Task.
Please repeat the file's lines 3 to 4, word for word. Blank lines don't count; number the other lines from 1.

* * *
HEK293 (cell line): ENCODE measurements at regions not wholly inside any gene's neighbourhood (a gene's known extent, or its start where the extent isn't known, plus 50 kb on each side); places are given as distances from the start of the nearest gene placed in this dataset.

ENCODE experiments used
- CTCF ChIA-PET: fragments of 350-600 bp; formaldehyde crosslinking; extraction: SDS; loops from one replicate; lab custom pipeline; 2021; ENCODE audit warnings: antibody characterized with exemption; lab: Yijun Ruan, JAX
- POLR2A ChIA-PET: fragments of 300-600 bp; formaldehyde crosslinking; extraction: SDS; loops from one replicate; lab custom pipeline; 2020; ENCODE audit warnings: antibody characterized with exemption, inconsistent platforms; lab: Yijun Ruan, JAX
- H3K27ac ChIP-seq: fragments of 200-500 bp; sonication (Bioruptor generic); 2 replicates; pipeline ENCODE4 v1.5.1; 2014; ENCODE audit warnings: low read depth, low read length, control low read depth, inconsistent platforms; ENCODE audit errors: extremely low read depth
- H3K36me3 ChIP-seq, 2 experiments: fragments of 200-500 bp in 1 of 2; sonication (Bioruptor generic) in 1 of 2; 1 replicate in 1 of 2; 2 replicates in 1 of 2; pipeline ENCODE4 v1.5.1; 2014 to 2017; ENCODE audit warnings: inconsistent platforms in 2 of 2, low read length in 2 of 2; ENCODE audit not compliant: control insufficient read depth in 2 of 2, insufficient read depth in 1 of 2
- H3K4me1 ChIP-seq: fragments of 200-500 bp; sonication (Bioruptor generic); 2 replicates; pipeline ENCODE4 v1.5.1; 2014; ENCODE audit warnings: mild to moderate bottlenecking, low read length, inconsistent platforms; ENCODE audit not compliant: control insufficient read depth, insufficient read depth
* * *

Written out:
- CTCF ChIA-PET: fragments of 350-600 bp; formaldehyde crosslinking; extraction: SDS; loops from one replicate; lab custom pipeline; 2021; ENCODE audit warnings: antibody characterized with exemption; lab: Yijun Ruan, JAX
- POLR2A ChIA-PET: fragments of 300-600 bp; formaldehyde crosslinking; extraction: SDS; loops from one replicate; lab custom pipeline; 2020; ENCODE audit warnings: antibody characterized with exemption, inconsistent platforms; lab: Yijun Ruan, JAX